Blackboard Review – Not Replacement

I wanted to take a minute to answer the question that I have been asked the most since we began this process for reviewing Blackboard.  Have we already made a decision to get rid of Blackboard and is this just a way to get a new LMS?  No. That is not the case at all.

When I started working at S&T over six years ago, my first assignment was to “make Blackboard better.”  As an educator my first question was, how did Blackboard affect teaching and learning?  I started working with instructors across campus, trying to understand their needs and whether Blackboard met or did not meet those needs.  Over the years, we have added different third party products in order to provide more functionality, but the overall question remains, Does Blackboard meet the teaching and learning needs of our campus?

About a year ago we began to evaluate all the tools used in teaching and learning on our campus (we call this our Learning Technology Portfolio). The objective was to see if we had any gaps or overlaps in our tools.  We wanted to make sure we were spending the money allocated for teaching and learning in the best possible way.  At the end of last year we had one item left to evaluate in the portfolio: Blackboard.  Do we or don’t we review? Many schools wouldn’t because it gets everybody excited on campus and it is labor intensive.  We decided that to truly evaluate our portfolio and be fiscally responsible we had to do a review.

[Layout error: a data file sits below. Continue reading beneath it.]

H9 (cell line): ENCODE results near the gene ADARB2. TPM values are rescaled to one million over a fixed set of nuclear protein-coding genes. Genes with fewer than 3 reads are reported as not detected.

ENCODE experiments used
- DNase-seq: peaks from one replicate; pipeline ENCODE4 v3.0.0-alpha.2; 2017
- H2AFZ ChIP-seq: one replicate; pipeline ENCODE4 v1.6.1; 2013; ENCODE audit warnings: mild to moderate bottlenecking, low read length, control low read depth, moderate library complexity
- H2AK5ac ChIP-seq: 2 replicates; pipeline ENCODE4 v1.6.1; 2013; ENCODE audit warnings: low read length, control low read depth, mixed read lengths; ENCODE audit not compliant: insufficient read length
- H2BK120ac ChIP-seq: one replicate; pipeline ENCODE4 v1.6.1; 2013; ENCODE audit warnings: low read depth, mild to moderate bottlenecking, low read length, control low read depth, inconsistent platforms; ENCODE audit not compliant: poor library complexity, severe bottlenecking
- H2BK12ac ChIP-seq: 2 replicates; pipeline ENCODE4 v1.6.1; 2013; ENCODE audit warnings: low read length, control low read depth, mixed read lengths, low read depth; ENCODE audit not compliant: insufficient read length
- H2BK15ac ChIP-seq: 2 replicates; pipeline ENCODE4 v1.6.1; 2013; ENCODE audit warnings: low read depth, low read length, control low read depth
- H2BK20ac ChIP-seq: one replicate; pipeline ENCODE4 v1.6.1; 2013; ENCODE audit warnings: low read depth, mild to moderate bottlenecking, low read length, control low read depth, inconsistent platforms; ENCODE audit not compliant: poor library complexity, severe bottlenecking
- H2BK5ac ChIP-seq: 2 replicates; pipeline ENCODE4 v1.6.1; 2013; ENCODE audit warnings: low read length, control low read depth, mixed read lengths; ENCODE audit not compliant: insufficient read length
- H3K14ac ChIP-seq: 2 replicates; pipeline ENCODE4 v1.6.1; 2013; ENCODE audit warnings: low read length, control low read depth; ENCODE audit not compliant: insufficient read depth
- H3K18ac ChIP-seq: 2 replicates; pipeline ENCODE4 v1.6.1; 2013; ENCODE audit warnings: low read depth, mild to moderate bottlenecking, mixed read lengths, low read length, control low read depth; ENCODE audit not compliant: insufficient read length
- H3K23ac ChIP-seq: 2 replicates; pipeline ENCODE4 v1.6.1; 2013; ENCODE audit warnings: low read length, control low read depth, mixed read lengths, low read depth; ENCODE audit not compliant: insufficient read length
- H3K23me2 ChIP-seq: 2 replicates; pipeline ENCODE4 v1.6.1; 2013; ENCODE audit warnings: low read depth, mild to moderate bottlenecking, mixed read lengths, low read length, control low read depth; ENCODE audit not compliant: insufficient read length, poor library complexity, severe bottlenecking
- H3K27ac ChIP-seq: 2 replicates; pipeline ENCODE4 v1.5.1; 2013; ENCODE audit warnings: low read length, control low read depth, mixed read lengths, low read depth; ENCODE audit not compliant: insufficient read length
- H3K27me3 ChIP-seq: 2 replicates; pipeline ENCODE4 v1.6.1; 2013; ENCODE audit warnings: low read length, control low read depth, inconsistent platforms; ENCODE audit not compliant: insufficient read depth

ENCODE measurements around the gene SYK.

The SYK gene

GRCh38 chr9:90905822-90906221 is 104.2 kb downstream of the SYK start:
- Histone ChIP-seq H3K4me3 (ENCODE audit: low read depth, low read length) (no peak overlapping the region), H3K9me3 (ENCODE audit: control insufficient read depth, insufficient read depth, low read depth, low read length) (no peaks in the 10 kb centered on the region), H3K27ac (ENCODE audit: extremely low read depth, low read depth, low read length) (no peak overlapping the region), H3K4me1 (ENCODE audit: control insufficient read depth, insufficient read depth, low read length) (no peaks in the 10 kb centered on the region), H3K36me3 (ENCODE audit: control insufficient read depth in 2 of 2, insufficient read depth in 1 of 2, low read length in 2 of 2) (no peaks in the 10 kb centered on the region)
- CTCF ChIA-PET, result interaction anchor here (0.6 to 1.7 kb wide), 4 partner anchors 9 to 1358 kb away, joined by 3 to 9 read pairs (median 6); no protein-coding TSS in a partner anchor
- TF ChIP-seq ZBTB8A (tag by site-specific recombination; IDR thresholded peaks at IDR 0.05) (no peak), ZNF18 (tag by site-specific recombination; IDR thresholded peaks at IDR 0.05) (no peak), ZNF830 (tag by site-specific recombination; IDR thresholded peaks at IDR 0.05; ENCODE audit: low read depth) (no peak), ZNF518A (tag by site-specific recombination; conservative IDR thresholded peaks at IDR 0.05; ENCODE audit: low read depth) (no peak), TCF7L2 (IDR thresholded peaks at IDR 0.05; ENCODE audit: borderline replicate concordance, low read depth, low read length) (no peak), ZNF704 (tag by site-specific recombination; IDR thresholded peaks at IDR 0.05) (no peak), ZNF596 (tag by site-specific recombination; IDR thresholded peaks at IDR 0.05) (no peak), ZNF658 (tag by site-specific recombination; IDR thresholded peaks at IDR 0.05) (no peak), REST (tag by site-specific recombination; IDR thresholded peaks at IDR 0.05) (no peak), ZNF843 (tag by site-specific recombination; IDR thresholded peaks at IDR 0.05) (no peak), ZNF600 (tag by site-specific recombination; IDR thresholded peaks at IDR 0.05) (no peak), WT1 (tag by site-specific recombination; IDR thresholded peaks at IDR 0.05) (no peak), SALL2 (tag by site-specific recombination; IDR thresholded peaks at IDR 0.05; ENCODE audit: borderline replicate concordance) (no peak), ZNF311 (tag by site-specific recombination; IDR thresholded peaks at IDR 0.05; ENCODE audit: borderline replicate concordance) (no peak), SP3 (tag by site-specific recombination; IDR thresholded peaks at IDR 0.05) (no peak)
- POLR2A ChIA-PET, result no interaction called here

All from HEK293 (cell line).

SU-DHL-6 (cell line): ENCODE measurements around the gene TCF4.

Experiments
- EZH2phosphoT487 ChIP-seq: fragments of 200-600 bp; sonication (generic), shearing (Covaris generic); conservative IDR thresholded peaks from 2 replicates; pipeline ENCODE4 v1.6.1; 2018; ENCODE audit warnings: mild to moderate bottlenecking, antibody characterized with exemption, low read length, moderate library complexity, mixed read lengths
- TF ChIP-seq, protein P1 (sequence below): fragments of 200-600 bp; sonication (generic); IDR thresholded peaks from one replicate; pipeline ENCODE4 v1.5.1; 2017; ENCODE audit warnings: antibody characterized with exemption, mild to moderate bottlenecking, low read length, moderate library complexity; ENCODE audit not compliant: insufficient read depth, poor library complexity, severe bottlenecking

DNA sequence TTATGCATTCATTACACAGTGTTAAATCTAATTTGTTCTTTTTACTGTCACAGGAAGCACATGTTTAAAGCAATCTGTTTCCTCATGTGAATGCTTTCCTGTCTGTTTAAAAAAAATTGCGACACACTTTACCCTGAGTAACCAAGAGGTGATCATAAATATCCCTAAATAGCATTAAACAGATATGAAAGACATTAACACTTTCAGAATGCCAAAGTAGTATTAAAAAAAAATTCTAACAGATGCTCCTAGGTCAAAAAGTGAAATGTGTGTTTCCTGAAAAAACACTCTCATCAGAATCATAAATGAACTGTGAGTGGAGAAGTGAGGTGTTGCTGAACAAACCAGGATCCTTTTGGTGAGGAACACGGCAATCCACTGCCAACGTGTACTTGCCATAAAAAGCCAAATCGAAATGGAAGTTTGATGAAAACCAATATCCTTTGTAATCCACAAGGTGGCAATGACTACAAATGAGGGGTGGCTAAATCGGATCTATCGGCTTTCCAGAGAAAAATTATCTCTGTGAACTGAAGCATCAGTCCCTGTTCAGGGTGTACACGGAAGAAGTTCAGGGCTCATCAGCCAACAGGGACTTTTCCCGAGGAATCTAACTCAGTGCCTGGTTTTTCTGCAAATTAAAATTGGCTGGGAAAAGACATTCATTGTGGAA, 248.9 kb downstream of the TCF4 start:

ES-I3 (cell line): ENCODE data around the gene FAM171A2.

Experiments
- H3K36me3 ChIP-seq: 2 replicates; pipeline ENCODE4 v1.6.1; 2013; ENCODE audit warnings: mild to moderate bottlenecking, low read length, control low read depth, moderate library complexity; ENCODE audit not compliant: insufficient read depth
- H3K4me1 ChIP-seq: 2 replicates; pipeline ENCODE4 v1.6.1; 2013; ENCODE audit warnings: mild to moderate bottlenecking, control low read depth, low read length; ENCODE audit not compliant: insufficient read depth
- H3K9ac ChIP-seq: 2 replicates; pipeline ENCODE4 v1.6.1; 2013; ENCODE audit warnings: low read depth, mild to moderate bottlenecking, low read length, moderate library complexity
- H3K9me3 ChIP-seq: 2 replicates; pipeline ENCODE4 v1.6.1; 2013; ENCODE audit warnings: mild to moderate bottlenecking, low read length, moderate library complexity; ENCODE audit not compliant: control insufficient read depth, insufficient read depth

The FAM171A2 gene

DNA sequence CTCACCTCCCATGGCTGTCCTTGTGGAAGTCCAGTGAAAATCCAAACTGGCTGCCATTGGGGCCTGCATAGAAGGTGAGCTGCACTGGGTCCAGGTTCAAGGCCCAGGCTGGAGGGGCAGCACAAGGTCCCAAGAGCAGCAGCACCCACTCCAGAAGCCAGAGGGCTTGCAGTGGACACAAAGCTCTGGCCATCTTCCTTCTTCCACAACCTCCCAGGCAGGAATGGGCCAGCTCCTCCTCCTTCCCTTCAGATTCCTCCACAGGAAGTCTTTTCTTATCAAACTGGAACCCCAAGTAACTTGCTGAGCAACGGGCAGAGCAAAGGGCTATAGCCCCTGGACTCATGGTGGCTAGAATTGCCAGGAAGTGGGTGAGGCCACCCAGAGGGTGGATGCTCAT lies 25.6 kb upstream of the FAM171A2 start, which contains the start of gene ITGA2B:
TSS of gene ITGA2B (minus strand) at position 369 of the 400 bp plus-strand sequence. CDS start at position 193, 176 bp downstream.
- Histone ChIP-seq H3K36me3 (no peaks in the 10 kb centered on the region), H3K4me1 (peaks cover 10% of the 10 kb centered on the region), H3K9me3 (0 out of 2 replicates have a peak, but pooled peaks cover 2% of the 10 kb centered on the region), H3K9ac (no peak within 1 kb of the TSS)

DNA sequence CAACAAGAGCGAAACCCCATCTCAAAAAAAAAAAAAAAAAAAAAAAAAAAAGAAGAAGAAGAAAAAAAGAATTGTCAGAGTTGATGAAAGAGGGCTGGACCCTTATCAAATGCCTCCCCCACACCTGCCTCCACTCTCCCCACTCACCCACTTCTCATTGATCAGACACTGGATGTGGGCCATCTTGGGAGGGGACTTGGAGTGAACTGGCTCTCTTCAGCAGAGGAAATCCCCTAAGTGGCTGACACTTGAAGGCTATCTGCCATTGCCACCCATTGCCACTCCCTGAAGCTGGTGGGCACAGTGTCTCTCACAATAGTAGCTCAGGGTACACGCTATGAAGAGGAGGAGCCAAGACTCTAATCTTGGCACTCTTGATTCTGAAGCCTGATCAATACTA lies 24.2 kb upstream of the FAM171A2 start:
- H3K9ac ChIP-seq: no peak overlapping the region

Our objective with the Blackboard review isn’t to change to something different.  Our objective is to identify the needs of our campus for a learning management system (like Blackboard) and meet those needs as effectively as possible. We put together a committee of instructors and students.  We started a survey and have hosted two open forums.  The focused purpose is to determine what our campus needs from an LMS in order to help in the teaching and learning mission of our university.    The committee will analyze the information gathered from the survey and open forums and formulate a scoring guide or rubric that identifies all of the requirements for a learning management system. Using the scoring guide, we will score Blackboard to determine how it measures up to the needs of our campus.  The committee of instructors and students will recommend what the next steps are.  That decision will be what drives the next steps.  We want to make sure the students and instructors at S&T have the best possible technologies available for teaching and learning.

We want to hear from you. If you didn’t have a chance to take the survey or attend the forums, you can send an email to me at hammonsa@mst.edu.

–By Angie Hammons; posted by Joshua Woehlke